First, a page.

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Archive for the ‘Nancy, France’ Category

The three most famous squares in Nancy, France were built by Duke Stanislas in the 18th century. In 1983, they were added to UNESCO’s World Heritage List.

They are: Place Stanislaw, Place d’Alliance, and Place de la Carriere.

Français : Place Stanislas à Nancy

English: Fountain of Amphitrite at Place Stani...

English: Fountain of Amphitrite at Place Stanislas in Nancy, France (Photo credit: Wikipedia)

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Hi Everyone,

I’ve decided to change the format a little bit. Instead of a picture a day (although, pictures will definitely still be posted), I’m going to post a bit of trivia about Cincinnati or one of our sister cities.

Let’s start with a question about Nancy, France!

Do you know the three most famous squares in Nancy? 

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Nancy, France

Source: Alainalele’s Flickr

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Amazonia Reginae is the label for this picture, but when I researched those two words — I didn’t find anything. Does anyone know which one of these plants Amazonia Reginae is referring to?

Source: Belgian Chocolate’s Flickr

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Nancy, France

Nancy’s location in the province of Lorraine and the history of that specific region has heavily influenced the traditional cuisine. The famous Quiche Lorraine, as you may be able to guess, comes from this area, but Nancy is also home to a particular version of macaroons.

Quiche Lorraine is a German-inspired dish that originally was baked in a brioche pastry instead of French pie dough. The name comes from the hybrid dialect historically spoken in Lorraine that mixed French and German; “quiche” came from the word meaning “cake.”

French Quiche lorraine

 

The popularity of this dish has expanded beyond the north of France and is now a common meal in any kitchen that cooks French food. Try typing “Quiche Lorraine” in an Internet search bar and tons of recipes pop up. For more information about this quiche in Nancy/Lorraine, you can check out this site.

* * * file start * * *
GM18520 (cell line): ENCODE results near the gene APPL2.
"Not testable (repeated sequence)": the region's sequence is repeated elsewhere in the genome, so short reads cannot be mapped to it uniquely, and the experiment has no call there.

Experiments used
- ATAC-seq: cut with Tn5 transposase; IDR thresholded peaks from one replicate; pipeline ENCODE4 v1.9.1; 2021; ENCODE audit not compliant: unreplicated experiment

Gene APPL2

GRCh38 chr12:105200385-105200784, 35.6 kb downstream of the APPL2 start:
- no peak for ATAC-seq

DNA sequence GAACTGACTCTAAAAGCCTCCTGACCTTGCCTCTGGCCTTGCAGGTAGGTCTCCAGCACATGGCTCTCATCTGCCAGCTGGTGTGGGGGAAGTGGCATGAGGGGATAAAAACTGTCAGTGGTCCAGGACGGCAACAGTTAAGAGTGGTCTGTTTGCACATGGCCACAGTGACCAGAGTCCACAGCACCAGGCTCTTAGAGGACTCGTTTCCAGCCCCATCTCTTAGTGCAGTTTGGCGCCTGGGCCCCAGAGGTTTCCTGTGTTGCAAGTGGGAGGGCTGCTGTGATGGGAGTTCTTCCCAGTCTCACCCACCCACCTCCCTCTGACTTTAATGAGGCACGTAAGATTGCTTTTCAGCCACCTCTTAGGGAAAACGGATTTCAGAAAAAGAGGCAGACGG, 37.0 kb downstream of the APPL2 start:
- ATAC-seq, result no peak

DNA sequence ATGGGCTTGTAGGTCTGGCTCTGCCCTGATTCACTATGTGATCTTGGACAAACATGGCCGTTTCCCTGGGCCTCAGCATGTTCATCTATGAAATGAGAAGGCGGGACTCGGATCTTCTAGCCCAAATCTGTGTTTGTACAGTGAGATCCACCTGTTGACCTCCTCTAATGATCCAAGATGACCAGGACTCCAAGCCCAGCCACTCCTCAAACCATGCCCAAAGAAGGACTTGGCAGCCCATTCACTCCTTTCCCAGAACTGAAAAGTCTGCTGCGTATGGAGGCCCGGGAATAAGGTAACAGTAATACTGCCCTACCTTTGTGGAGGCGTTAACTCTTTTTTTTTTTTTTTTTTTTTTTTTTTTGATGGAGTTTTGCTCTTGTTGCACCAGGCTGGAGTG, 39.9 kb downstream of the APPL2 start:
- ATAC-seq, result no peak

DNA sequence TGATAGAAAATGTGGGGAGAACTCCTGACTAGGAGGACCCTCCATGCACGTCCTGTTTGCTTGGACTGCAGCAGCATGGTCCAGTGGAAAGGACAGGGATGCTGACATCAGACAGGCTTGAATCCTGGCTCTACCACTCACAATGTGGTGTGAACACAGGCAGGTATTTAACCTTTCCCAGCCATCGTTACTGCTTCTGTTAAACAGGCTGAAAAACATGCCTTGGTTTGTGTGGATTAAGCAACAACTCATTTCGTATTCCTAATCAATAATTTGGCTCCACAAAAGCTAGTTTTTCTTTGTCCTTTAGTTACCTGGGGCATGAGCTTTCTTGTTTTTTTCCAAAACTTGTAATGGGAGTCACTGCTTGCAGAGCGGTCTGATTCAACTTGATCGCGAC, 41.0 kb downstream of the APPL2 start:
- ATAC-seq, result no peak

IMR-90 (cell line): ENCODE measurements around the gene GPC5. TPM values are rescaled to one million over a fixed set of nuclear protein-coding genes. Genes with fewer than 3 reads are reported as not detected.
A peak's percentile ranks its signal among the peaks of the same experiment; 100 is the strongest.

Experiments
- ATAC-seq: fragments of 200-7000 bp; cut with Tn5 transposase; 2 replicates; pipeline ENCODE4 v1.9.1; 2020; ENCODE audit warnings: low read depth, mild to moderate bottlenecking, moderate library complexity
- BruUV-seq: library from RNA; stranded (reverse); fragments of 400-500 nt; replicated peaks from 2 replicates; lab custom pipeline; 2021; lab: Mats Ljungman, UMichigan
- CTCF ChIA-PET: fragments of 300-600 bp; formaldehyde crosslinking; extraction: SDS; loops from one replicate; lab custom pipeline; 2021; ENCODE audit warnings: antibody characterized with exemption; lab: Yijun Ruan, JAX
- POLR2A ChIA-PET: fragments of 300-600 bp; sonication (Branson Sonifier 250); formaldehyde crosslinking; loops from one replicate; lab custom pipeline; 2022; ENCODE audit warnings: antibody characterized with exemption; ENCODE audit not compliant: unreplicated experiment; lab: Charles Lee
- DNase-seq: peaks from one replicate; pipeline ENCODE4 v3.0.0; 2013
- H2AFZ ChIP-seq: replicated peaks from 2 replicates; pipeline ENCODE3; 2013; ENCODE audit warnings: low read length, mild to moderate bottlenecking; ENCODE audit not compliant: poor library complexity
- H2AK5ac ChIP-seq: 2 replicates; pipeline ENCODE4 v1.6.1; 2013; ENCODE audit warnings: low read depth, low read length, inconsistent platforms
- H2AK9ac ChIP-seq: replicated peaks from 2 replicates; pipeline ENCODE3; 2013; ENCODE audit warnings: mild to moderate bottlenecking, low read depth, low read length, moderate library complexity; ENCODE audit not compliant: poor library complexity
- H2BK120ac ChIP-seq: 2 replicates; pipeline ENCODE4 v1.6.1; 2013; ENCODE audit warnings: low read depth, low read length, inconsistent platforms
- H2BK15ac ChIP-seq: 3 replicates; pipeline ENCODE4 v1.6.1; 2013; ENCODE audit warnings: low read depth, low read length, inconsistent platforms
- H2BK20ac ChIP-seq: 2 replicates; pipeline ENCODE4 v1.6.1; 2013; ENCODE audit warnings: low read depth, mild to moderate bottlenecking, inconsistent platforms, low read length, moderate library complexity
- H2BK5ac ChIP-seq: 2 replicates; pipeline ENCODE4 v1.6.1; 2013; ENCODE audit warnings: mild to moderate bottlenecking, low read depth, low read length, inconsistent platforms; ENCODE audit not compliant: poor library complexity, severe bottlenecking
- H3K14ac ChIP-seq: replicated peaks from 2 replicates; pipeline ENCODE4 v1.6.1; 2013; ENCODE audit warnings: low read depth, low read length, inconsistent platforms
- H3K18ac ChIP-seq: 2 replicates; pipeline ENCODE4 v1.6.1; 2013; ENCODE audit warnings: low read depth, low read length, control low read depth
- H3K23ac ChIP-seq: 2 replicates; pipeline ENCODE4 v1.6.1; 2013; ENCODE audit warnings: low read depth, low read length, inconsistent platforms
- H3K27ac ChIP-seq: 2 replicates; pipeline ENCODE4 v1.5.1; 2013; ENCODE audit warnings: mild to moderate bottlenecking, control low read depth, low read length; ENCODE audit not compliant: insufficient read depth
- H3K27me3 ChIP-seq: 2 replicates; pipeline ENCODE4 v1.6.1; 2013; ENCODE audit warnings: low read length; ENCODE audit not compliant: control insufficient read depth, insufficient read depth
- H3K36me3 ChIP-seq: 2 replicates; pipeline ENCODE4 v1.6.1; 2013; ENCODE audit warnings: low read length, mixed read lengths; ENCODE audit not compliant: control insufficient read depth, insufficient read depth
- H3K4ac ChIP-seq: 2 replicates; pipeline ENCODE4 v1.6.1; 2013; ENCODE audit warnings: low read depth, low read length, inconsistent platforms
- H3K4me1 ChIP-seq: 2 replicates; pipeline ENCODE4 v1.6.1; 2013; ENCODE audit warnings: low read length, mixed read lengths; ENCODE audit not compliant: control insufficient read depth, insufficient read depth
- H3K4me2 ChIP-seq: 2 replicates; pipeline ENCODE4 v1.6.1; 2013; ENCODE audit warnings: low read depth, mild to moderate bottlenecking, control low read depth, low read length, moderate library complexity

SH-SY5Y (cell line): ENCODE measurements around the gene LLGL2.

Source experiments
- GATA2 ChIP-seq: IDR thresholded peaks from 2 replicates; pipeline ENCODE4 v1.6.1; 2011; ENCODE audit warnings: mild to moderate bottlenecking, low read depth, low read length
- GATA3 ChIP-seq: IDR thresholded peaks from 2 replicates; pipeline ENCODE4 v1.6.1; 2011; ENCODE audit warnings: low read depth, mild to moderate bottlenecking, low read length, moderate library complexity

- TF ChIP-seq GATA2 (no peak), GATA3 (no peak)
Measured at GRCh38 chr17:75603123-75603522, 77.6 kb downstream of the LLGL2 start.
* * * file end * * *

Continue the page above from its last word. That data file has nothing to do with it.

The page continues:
Another article on the same site describes the story behind Nancy macaroons and why they are only available at one specific bakery. The Sisters of Les Dames du Saint Sacrament’s Convent was dissolved during the French Revolution, and the Convent’s doctor (who lived in Nancy) took in Sisters Marguerite and Marie-Elisabeth. They were both skilled with pastry and made almond macaroons for him as proof of their gratitude.

“Macarons de Nancy” or “Macarons des Soeurs Macarons” are only available at Maison des Soeurs Macarons because the original recipe is still a secret. This article describes some of the differences between Nancy macaroons and other types of macaroons.

Macaroons.

 

Gifu, Japan

Surprisingly, it was easier to find details about regional specialties in Gifu than it was to find the information for Nancy! One popular food export and the Slow Life City Initiative promoted by the city’s government caught my eye while I was researching.

Plecoglossus altivelis altivelis

 

Ayu, or Sweet Fish in English, are small fish that are part of the salmon family and is considered a summer delicacy throughout Japan. Scientific information about Ayu can be found here. Gifu is famous for the harvesting of Ayu from its rivers as part of the strong fishing industry. It is known for its “sweet” taste, and is typically grilled with a bit of salt on top. It is such an icon that the Gifu Convention & Visitors Bureau suggests pastries formed in the shape of Ayu as good souvenirs.

 

The Slow Life City Initiative is a promotion started in the early 2000s to encourage Gifu citizens to lead a slower lifestyle, with a focus on traditional Japanese culture, arts, locally grown food and slow tourism (or tourism that focuses on these areas). One traveler in 2010 wrote a blog about their visit to Gifu and the “Morning” initiative. As part of this program, you can go to any restaurant in Gifu during certain hours and receive a complimentary breakfast with coffee. More details (and photos!) are available on the post here.

There are two webpages about this Initiative on the Gifu City’s official site. One focuses on “Local production for local consumption,” or at least, that is what my Google translator tells me it says. The other webpage talks about the Slow Food Contest, which was last held in 2005. Both sites have recipes available.

For specific dishes and their descriptions, this site has a lot of information to peruse. Examples are akakabu no tsukemono (pickles from red turnips), ayugashi (sweet fish cakes), and dobujiru (mashed beans soup).

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Photo a Day

The Grand Staircase in the Musée des Beaux-arts de Nancy. The architecture of this museum compliments the art so well!

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Opéra-Theâtre in Nancy, France.

Source: Mark Skevington’s Flickr

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